Last Updated: Tuesday, 16 September 2014, 09:27 GMT

Kosovo: Procedures to obtain a copy of a police report; whether a police report can be obtained from abroad through a proxy; if so, requirements and procedures

Publisher Canada: Immigration and Refugee Board of Canada
Publication Date 29 November 2011
Citation / Document Symbol KOS103840.E
Related Document Kosovo: information sur la marche à suivre pour obtenir copie d'un rapport de police; information indiquant s'il est possible d'obtenir un rapport de police depuis l'étranger au moyen d'une procuration; le cas échéant, information sur les exigences et la marche à suivre
Cite as Canada: Immigration and Refugee Board of Canada, Kosovo: Procedures to obtain a copy of a police report; whether a police report can be obtained from abroad through a proxy; if so, requirements and procedures, 29 November 2011, KOS103840.E, available at: http://www.refworld.org/docid/50755cfd2.html [accessed 16 September 2014]
DisclaimerThis is not a UNHCR publication. UNHCR is not responsible for, nor does it necessarily endorse, its content. Any views expressed are solely those of the author or publisher and do not necessarily reflect those of UNHCR, the United Nations or its Member States.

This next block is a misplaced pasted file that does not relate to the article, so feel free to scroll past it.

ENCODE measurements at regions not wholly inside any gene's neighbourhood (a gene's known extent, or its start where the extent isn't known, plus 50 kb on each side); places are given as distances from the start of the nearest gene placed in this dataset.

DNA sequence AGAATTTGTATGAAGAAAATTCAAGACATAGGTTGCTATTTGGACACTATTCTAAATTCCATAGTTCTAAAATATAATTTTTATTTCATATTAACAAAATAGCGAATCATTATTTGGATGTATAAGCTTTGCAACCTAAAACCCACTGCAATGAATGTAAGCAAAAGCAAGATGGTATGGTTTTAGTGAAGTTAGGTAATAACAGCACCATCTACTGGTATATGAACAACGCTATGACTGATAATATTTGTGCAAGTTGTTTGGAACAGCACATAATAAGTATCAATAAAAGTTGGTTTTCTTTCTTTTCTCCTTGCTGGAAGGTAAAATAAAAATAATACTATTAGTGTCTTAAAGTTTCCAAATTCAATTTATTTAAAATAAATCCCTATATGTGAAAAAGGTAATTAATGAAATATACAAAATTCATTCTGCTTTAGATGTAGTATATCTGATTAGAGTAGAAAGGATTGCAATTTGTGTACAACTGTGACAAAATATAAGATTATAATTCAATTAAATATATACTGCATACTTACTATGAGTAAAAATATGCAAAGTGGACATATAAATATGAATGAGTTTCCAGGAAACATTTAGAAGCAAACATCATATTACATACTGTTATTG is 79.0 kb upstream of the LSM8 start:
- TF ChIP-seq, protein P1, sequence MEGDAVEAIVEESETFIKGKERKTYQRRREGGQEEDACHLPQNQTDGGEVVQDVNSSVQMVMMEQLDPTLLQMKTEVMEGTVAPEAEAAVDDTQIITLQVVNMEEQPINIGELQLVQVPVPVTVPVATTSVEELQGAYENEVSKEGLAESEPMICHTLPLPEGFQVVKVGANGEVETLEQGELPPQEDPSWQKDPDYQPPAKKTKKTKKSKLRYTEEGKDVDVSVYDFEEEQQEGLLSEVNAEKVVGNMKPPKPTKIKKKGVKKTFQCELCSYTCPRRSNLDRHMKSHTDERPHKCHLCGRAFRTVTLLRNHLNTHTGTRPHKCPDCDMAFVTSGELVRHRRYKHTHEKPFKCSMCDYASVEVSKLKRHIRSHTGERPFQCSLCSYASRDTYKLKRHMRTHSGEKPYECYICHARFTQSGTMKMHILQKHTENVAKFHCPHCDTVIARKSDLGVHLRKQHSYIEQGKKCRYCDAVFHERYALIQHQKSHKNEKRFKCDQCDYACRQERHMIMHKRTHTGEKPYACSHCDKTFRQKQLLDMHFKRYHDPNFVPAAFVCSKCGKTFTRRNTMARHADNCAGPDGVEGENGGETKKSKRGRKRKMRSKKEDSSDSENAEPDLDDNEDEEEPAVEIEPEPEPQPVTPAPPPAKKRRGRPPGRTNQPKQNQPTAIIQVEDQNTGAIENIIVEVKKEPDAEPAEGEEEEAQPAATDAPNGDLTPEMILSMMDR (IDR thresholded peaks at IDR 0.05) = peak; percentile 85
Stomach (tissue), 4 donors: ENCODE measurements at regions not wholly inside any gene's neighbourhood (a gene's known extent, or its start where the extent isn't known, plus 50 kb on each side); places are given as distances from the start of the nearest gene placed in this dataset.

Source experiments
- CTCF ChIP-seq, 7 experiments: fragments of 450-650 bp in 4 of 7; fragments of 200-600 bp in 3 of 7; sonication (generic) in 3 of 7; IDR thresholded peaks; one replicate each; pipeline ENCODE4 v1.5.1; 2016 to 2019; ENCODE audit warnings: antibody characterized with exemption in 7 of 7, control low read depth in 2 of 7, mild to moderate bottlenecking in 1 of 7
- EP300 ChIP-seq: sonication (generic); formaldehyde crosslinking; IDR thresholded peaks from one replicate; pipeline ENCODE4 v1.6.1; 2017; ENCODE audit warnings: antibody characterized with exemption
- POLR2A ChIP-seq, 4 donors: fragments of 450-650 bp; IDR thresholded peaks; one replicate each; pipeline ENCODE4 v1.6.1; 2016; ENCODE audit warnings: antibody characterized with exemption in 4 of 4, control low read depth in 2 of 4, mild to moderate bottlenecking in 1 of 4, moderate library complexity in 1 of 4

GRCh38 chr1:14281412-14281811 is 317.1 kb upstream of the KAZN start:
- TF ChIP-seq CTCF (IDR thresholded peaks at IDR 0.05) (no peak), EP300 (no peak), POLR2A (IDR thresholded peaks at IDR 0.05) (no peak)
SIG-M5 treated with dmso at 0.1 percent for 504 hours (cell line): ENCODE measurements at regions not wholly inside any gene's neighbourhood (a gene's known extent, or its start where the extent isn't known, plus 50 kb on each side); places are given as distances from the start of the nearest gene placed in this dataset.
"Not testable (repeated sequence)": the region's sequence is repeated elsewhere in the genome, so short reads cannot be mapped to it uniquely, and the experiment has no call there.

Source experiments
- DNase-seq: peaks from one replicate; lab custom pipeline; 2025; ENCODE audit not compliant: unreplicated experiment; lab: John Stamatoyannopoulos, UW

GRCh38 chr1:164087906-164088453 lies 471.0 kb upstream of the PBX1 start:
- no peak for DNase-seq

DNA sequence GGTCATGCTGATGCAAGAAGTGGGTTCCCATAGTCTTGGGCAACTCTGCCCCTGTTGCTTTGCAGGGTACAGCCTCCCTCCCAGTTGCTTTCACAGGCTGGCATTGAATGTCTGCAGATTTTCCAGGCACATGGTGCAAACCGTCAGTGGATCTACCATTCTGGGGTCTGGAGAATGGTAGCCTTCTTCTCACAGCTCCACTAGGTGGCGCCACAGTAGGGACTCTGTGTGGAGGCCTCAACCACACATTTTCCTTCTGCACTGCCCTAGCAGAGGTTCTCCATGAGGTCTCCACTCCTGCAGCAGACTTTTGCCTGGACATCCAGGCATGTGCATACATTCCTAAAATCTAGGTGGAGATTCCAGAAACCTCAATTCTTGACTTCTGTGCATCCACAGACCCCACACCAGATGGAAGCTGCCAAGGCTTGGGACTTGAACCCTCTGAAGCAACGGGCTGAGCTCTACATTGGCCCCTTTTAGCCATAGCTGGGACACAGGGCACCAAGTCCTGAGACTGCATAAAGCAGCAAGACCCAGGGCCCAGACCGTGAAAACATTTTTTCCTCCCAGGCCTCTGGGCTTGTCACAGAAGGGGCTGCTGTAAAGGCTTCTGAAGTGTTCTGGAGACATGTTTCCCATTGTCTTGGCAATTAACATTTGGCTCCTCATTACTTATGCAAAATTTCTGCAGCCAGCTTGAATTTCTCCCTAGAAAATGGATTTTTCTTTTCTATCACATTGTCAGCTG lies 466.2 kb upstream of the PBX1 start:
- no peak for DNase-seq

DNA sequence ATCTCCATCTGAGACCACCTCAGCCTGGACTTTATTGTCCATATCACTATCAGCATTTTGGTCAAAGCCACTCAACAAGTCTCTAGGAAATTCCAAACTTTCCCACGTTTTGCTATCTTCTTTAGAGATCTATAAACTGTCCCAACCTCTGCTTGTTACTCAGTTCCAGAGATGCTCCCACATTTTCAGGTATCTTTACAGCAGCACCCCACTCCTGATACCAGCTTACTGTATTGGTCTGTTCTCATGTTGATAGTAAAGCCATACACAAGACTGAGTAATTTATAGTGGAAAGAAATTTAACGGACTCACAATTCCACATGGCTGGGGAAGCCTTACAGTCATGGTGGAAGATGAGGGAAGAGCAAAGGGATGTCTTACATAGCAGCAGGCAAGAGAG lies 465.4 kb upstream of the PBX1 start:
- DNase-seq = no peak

Reporting a crime

In correspondence with the Research Directorate, an attorney with a Pristina-based law firm stated that the Kosovo police follow a standard procedure when taking a statement from a victim or witness of a crime (Attorney 15 Nov. 2010). He explained that the police officer takes the statement of the injured party or witness, writing down what is said and asking additional questions if something is unclear (ibid.). If interested, the injured party or witness is allowed to read the statement, and then must sign it (ibid.). A sergeant at the Peja police station, in a telephone interview with the Research Directorate, also stated that it is standard for a police officer to take the victim's statement and have the victim sign it (Kosovo 3 Nov. 2011). The Acting Director of the Kosovo Police's International Cooperation for the Rule of Law Directorate, through correspondence with the Research Directorate, similarly noted that a citizen goes to the nearest police station to file a report, which is taken in the form of a statement and forwarded up the chain of command (ibid. 9 Nov. 2011). However, he also noted that the police are required to investigate and respond to the complainant even if the incident is reported through a letter or e-mail (ibid.).